2020, a year that will never be forgotten due to the COVID-19 Pandemic, has been a challenging year for everyone. It was certainly not the year that any of us expected and it is for this very reason – that it was so unexpected - that many of us have struggled.
When there are discrepancies between our expectations and reality, all sorts of distress signals go off in our brains. It doesn’t matter if it’s an annual holiday ritual or a more mundane daily habit like how you clean your teeth; if you can’t do it the way you normally do it, you’re biologically engineered to get upset. We really are creatures of habit.
"Make the best use of what is in your power, and take the rest as it happens.
Some things are up to us and some things are not up to us.
Our opinions are up to us, and our impulses, desires, aversions—in short, whatever is our own doing. Our bodies are not up to us, nor are our possessions, our reputations, or our public offices, or, that is, whatever is not our own doing.”
~ Epictetus ~
(Greek Stoic philosopher - 55 – 135 AD)
The Wellbeing Wheel is based on Systems Theory and is a useful tool to help us think about life in a circular way rather than a linear way.
The Wellbeing Wheel breaks our lives into eight different aspects, elements or categories and helps us to see that all the parts of our lives are linked to each other. When we plot our wellbeing on the wheel we can see at a glance which aspects we are paying attention to and which aspects we are not paying attention to, or neglecting in our lives.
Article as it appeared in Essays of Africa magazine. By Kim Garner
You can read the article "How's Your Relationship with Yourself?" here.
Article as it appeared in Khuluma - Kulula's in-flight magazine, which can also be found online. By Katherine Graham
You can read the article here on page 127: http://www.khulumaonline.co.za/mags/2016_09_september/index.html#/128
Brussels in Belgium has one of the world’s most famous statues – the Manneken Pis a small naked boy peeing in the water fountain.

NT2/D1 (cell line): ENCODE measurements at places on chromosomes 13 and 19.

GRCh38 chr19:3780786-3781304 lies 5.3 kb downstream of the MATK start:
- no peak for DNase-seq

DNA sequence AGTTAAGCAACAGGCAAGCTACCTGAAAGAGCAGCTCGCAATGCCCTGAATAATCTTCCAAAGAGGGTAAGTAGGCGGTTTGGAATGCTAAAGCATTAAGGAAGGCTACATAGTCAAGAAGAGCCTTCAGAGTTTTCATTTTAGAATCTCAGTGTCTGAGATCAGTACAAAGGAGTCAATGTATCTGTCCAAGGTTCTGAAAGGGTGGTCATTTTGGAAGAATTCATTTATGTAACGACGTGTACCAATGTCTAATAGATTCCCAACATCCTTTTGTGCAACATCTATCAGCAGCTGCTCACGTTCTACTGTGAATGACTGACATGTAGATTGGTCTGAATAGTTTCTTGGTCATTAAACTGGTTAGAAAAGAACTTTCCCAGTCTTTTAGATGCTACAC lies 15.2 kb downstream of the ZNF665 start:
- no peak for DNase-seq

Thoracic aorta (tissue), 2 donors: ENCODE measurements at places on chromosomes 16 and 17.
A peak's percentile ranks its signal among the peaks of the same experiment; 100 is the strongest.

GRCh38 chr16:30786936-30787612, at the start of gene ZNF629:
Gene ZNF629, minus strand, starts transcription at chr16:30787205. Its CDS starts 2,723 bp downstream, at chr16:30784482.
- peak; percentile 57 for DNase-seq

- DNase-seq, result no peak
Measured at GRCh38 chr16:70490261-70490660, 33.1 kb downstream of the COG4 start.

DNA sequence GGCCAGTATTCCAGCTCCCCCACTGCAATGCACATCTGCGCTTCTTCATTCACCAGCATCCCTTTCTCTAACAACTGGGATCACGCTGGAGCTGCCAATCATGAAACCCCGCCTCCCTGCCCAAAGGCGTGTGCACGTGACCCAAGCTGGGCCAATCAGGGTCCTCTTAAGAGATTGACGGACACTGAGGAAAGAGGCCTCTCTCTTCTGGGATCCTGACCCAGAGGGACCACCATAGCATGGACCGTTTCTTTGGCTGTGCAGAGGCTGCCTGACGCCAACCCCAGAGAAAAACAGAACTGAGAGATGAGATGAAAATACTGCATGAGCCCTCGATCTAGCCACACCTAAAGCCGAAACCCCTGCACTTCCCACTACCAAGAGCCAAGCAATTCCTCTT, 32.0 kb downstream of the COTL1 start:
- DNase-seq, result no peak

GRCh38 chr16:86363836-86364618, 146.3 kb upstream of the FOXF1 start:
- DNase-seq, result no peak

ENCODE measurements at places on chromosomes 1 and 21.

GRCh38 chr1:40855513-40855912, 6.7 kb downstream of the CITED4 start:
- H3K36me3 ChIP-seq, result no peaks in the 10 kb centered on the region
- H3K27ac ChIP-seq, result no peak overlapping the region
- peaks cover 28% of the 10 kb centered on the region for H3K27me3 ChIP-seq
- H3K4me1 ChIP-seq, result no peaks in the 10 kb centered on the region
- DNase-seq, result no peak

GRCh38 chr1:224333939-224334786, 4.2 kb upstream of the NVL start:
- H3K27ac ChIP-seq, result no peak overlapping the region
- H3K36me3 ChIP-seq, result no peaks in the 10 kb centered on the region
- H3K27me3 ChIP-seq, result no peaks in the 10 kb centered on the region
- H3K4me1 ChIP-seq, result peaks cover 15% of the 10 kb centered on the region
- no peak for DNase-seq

As far as statues go, the Manneken Pis barely features. At only 61cm/2ft in height it is really tiny, and yet the Manneken Pis is a major tourist attraction. It is as much a landmark in Brussels as Big Ben is in London and the Statue of Liberty in America.
The life lesson here is that it is not always size that counts – small everyday things can be just as significant.
Do you believe that people are successful because they work hard and earn their success? Or is it just about being in the right place at the right time? In other words, do you control your life or does something else (like a god, luck or destiny) control it? Your answer depends on your “Locus of Control”.
If you ask someone to list their values, the chances are they will mention ‘integrity’, but ask them to define integrity, or how it affects their lives, and they can’t.
We are taught from an early age that integrity is a good value to uphold, but we don’t really know what it is!
So what is integrity all about and what does it mean?
My mother and I recently stayed at Thendele, one of the KZN Wildlife Resorts in the Drakensberg. Although there are signs everywhere asking guests not to feed the wildlife, it was quickly evident that this was happening.
The baboons were well aware that there was food to be had from the guests. I was caught unawares when an enormous baboon nonchalantly strolled up to me sitting in front of the open sliding-door to the cottage. I warily watched him walk around the corner and was relieved when he disappeared. Moments later he cunningly doubled back, rushed past me into the cottage, grabbed a bag of books and ran off. I chased him and found him sitting at the back of the cottage trying to eat a bird book! After some yelling and waving on my part, the baboon abandoned the book, jumped up on the roof and casually watched me while I retrieved the scattered books. It was a moment of high drama! The ripped book makes us laugh now, but the tragedy of the situation is not lost on us – when tourists feed the baboons, the baboons become a nuisance, eventually become dangerous and have to be shot.
The lesson here is to obey the rules.
Doing the right thing is incredibly important. It affects the future. Little choices that we make can have big consequences.
Earlier this year I visited the Cape and spent time with a dear friend. Every day we did something different, but because we loved Stellenbosch so much we went back there many times. We ate in fabulous cafés and restaurants, we met interesting people, we popped in and out of wonderful shops and bought a variety of things that caught our fancy – artisan bread, a bone china tea set, a pretty scarf. We were delighted with the variety and diversity of our explorations.
The lesson here is to appreciate what is in your own backyard. In Stellenbosch I was made very aware that we were enjoying what millions of international tourists are drawn to annually – the sheer beauty of this land, its rich culture and heritage, and the warmth and hospitality of our fellow citizens. The rest of the world comes to enjoy the offerings that are already available to us.